How Does China Source Thousands of Organs With Only a Few Voluntary Donors?

People asked those experienced organ transplant experts from China an important question — where are the organs from? How are they sourced?  (Image:  Global Panorama via   flickr /  CC BY-SA 2.0)
People asked those experienced organ transplant experts from China an important question — where are the organs from? How are they sourced? (Image: Global Panorama via flickr / CC BY-SA 2.0)

Recently, an international organ transplant conference was held in Hong Kong. At the conference, China boasted about its achievements over the last 20 years in organ transplants. They sent over 53 doctors with their papers, new technology, and their achievements to the conference.

However, there are reasons behind those large numbers of organ transplants, such as kidneys, lungs, livers, etc. People asked those experienced organ transplant experts from China an important question — where are the organs from? How are they sourced?

The Transplantation Society has passed a resolution that no executed prisoners’ organs should be used, as it is inhuman and immoral to kill such prisoners for their organs. But there is still the question of where the organs come from.

China carries out around 2,000 executions a year. That is far from the figure disclosed in their medical papers and from what they are proud of in their progress in handling the numbers of organ transplants. Second, in China, not many people are willing to donate their organs.

It is against Chinese traditions to take organs from a person who is going to die. Traditionally, the body needs to be complete when buried. So there are not many volunteer organ donors because of this. According to government statistics, until 2001 there were about 627 volunteer organ donors.

In most Western countries, if a patient has an organ transplant, they will receive details about who the organ came from, and sometimes the patient might send a thank you note to the family of the donor. Apart from that, the waiting list for an organ is about one year to two years or longer.

They put out ads that their organ transplants are very efficient, with a short waiting time, a more reasonable price than most Western countries, and they have experienced doctors with 5 to 10 years experience in organ transplants.

Chinese doctors, having basic human morality, would know where the organs come from; they just pretend not to know as they don’t want to face the reality of the situation.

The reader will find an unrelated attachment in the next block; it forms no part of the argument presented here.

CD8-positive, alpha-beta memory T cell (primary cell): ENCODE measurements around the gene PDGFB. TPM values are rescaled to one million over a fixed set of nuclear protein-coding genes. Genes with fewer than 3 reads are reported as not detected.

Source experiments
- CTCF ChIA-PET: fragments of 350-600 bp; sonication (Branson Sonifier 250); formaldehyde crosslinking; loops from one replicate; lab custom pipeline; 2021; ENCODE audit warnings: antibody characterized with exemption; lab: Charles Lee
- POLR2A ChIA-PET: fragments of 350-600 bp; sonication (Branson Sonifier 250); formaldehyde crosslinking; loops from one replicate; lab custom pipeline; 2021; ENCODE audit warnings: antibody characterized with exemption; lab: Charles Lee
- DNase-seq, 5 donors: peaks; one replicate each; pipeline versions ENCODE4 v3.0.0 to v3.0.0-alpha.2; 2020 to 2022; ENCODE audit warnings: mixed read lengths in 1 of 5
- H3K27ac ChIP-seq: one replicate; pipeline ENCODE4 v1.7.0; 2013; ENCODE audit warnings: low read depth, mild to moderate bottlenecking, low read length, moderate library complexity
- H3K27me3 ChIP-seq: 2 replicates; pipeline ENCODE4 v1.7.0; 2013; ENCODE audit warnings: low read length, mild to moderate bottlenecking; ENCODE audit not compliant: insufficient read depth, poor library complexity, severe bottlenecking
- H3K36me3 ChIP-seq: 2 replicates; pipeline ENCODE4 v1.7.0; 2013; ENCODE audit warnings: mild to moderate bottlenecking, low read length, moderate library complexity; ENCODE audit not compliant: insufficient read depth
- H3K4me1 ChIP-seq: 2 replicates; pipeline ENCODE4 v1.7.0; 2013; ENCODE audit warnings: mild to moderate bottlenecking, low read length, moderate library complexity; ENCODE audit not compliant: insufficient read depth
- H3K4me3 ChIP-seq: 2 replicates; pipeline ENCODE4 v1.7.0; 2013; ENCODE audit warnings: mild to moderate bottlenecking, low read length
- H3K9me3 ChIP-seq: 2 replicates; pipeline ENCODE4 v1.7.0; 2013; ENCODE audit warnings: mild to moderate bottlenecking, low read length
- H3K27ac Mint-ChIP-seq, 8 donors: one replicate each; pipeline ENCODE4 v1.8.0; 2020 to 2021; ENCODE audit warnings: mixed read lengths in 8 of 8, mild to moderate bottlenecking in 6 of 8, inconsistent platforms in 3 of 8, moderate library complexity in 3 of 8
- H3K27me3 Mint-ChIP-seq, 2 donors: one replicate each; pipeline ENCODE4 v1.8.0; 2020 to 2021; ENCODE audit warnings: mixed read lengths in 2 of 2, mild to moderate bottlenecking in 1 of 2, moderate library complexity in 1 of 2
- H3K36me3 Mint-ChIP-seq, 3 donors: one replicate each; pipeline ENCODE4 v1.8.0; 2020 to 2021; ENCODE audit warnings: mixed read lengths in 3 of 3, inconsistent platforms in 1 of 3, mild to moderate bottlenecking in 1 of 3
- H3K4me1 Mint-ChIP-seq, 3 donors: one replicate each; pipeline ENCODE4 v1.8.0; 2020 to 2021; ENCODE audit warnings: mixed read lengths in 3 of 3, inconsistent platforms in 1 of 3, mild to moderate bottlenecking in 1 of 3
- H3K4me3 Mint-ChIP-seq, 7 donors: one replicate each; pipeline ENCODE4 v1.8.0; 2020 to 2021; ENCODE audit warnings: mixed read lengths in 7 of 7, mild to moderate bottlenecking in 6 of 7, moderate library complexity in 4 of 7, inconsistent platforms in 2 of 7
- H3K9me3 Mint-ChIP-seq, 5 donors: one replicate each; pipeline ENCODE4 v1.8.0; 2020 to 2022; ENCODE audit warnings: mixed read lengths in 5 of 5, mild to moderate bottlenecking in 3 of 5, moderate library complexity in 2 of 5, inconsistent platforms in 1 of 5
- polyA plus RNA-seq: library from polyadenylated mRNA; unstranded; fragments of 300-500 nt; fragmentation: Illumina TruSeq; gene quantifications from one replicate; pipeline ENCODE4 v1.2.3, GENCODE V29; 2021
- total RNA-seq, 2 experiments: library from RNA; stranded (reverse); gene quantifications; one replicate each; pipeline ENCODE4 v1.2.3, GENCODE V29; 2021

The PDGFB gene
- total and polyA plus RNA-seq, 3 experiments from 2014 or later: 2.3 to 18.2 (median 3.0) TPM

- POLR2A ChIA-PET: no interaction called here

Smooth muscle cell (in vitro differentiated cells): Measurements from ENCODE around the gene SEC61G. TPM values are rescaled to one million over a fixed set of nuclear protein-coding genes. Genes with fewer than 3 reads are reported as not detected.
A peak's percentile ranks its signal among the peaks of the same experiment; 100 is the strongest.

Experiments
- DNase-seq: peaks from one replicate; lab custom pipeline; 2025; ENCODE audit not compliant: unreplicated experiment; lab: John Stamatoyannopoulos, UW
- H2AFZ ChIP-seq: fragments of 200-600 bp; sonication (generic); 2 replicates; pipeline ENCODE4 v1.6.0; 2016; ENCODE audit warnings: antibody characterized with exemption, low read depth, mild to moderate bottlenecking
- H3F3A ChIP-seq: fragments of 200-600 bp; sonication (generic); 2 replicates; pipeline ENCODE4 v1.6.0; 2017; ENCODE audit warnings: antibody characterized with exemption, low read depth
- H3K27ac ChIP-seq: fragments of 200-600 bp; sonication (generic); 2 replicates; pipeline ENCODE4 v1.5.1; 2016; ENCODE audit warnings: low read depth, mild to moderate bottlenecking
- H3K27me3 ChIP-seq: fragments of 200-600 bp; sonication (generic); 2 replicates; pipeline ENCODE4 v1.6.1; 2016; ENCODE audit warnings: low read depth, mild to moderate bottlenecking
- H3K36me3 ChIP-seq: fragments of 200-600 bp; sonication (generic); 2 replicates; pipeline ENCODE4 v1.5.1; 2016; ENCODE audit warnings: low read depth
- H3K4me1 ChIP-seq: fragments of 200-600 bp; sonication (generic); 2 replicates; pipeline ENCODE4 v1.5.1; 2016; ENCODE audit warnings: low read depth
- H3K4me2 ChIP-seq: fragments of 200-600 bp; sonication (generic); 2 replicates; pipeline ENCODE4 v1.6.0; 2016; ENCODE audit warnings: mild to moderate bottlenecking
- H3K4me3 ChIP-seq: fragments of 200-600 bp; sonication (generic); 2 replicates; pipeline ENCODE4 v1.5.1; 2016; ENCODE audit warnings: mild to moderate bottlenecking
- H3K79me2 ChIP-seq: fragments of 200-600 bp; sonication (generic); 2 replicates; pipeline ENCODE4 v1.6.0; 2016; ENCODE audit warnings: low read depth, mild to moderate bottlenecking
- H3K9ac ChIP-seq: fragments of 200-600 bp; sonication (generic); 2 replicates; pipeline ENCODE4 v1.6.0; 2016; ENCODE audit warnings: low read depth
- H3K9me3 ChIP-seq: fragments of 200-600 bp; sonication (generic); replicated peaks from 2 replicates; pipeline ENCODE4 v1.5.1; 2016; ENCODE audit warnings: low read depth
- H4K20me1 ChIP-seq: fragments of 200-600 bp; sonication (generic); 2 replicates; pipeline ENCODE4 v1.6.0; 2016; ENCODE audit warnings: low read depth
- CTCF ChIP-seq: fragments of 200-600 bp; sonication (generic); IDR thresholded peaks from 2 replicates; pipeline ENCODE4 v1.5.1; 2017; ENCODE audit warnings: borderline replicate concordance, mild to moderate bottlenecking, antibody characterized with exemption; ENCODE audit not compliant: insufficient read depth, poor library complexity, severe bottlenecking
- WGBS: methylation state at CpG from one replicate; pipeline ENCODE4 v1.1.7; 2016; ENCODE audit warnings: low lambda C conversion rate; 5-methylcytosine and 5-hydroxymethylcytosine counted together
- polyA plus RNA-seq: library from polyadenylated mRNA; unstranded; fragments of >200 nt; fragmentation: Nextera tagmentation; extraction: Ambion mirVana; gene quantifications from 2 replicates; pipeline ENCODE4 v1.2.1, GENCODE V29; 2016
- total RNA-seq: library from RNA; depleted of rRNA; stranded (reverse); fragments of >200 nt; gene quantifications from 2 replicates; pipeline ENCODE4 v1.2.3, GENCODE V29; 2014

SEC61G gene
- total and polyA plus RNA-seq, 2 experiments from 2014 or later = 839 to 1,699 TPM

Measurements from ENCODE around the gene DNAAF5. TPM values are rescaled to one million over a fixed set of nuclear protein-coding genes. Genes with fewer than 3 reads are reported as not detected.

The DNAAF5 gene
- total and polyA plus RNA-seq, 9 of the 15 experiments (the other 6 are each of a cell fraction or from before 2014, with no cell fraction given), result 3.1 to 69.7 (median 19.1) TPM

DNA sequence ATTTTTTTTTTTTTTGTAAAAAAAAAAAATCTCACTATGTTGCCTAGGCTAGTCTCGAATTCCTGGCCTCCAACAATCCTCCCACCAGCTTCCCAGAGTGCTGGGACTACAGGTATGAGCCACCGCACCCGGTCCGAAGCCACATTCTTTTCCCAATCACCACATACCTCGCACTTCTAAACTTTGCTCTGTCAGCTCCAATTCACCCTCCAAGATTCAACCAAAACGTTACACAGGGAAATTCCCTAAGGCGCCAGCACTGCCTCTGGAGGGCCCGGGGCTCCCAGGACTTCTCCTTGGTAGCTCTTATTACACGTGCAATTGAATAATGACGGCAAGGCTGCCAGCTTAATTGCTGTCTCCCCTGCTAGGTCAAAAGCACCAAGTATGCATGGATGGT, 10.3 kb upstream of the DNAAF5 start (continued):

They know where the organs are from, and silently they take organs from those whose belief is not within the Communist Party’s doctrine. Most are Falun Gong practitioners. There is lots of evidence about this today, as most medical journals and their annual work reports disclose how many organ transplants they have done.

Just for one military hospital in Beijing, called the 309 hospital located in the western suburbs of Beijing, in 2002 they set up the first center for organ transplants. Since then, it has been running for 3 years as the number one hospital in performing kidney and liver transplants.

The director of the research center of organ transplants, Professor Shi Binyi, came to Hong Kong for the international organ transplant meeting. He was very arrogant when he was being questioned about how the organs were sourced for so many transplants.

It is under him that the 309 hospital set up the organ transplant team with 231 doctors and researchers. One of their reports stated how busy they were in performing so many transplants.

In May 2008, they performed 12 kidney transplants in one night, and on another night in Dec. 2012, they performed 13 kidney transplants. The Ho Leung Ho Lee Foundation reports that a kidney transplant requires around a 3-week stay in hospital, but in China, you only have to stay for one week.

The head of surgery in this hospital, Qian Yong, performed 2,000 kidney transplants before 2013. Another expert, Shi Binyi, has done over 2,130 kidney transplants. This is just one hospital and two of its organ transplant doctors. With such a huge number of organ transplants, they make a huge profit from sourcing prisoners’ organs.

You need to think about the question if you had to get an organ transplant done and found out the organ came from an innocent person, a prisoner of conscience, could you live with that?

If you find yourself needing an organ transplant and you decide to go to China or other Asian country, you have a moral obligation to find out where the organ comes from.

Written by Ming Yue.

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